Strokes are a widespread and extremely serious problem in the United States. In fact, in 2016 it was the fifth leading cause of death in the United States. Strokes can be attributed to a number of factors, such as smoking or the presence of heart disease. A 2014 report suggests that cold temperatures might also impact stroke risk.
This research can be credited to Yale University, one of the most prestigious academic institutions in the United States. The Yale team cast a wide net for their project, examining roughly 157,000 stroke victims from the years 2009 and 2010.
Upon combing through this data, the authors noticed a possible correlation between stroke risk and temperatures. Specifically, it was determined that the overall risk of stroke hospitalization dipped by 2.3% for each 5 degree Fahrenheit temperature increase. Likewise, the same temperature increase was found to cut in-hospital mortality rates by over 4 percent.
So what could explain this possible connection? One possible explanation is that the body’s blood vessels tighten during cold weather spells, thus making it harder for the heart to get blood to the brain. Alternatively, certain illnesses are become more prominent during the winter months, a pattern which could make stroke more likely.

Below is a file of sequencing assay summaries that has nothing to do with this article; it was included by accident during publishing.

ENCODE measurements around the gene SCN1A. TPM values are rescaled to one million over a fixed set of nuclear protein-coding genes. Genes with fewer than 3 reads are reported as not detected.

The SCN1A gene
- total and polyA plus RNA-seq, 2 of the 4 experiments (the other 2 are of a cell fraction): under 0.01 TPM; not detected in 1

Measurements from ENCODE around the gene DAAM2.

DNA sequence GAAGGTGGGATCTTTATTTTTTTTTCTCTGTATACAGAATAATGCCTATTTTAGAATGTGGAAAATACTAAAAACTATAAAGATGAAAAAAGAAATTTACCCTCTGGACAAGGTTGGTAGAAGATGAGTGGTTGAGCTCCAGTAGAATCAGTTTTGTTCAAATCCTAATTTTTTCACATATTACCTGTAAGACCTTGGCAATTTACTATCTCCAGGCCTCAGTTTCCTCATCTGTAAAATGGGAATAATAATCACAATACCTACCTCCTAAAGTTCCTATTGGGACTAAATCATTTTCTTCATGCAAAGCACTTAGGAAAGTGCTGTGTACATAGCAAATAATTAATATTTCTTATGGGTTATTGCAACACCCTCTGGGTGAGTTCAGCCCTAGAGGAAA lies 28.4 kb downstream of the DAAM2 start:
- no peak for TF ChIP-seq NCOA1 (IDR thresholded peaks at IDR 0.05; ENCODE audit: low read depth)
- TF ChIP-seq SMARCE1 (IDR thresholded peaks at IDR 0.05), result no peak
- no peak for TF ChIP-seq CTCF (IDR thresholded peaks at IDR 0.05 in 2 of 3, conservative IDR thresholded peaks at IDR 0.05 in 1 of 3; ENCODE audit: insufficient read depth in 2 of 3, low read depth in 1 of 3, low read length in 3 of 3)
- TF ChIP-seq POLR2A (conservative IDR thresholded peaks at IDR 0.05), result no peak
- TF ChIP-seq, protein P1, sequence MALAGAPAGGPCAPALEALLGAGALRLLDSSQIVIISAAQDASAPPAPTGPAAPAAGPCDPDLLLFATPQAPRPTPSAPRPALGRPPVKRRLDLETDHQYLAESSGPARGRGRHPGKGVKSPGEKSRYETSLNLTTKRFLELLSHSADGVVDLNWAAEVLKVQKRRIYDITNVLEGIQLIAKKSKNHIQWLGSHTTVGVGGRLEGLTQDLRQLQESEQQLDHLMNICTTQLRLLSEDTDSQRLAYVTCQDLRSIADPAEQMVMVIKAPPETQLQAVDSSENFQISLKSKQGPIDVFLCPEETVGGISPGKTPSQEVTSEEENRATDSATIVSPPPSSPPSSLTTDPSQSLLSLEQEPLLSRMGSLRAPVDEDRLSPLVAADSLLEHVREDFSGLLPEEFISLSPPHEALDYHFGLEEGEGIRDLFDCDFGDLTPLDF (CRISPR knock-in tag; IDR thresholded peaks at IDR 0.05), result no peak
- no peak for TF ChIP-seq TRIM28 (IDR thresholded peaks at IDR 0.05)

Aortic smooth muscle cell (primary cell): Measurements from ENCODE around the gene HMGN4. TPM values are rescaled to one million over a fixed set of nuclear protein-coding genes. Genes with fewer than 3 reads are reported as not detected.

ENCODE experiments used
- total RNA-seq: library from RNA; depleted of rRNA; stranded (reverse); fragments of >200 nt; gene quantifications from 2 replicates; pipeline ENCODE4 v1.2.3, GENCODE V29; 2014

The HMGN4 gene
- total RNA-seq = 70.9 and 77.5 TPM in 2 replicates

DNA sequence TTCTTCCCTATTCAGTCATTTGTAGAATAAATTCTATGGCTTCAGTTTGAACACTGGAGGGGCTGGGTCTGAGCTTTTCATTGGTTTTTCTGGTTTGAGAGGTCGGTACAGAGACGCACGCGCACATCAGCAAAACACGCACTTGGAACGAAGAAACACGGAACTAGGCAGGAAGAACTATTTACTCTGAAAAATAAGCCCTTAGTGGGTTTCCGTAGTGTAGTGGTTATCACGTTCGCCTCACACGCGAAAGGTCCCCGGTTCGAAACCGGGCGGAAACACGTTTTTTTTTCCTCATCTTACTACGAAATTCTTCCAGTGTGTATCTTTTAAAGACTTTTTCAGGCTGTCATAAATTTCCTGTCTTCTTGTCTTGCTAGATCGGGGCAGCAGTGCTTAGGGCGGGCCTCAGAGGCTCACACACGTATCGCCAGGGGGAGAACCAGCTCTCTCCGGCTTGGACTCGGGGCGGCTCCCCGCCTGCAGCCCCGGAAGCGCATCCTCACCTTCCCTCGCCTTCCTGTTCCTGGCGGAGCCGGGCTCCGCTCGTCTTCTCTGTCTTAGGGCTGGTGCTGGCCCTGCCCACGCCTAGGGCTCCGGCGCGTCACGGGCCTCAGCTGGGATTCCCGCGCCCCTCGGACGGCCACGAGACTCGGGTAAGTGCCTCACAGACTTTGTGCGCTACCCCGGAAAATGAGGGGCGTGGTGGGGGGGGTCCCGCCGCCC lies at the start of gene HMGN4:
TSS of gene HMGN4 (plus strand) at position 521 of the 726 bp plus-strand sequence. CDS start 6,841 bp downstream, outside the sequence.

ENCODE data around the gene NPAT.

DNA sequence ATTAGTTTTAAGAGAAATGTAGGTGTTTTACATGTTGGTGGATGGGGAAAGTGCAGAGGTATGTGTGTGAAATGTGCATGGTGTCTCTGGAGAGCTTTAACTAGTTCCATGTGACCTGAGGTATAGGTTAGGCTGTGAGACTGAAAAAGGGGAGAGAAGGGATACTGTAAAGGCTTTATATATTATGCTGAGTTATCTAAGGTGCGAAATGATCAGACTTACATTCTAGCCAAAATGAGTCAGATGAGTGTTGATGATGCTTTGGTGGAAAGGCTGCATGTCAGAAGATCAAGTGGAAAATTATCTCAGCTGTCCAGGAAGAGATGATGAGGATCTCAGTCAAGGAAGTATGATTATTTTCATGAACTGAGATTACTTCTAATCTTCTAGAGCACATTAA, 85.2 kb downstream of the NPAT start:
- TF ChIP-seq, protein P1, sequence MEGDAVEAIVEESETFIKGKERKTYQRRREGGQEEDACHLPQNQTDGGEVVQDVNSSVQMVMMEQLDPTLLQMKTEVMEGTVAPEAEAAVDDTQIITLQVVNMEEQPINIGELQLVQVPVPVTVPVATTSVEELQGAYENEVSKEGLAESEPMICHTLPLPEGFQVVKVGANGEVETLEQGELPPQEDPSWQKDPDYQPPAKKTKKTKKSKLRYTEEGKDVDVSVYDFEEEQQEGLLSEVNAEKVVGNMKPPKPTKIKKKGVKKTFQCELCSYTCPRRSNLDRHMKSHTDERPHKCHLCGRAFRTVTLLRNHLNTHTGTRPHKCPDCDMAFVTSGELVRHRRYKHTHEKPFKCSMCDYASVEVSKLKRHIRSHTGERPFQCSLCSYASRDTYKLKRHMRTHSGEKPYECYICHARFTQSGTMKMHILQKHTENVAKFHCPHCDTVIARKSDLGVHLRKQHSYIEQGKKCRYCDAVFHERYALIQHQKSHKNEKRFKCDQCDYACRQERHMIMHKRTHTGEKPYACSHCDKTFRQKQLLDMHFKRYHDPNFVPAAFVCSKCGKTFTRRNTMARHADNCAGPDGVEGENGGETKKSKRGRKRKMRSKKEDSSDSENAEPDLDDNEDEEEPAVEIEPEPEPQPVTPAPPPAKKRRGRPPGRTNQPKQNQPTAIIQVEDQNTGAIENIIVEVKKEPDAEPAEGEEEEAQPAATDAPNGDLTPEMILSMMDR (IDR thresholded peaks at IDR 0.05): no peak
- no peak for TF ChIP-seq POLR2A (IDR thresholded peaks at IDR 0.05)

The Yale team’s work was featured at the American Stroke Association’s (ASA) International Stroke Conference, held in the city of San Diego. In an interview with the website Live Science, study contributor Judith Lichtman noted that “our bodies are responsive to our environments; with greater fluctuations, it could put greater stress on individuals, particularly those who are older.”
For now, those concerned about risk of stroke can take the following precautions:
- Shed extra weight
- Reduce consumption of alcoholic products
- Reduce consumption of salty foods and junk food
- Exercise on a regular basis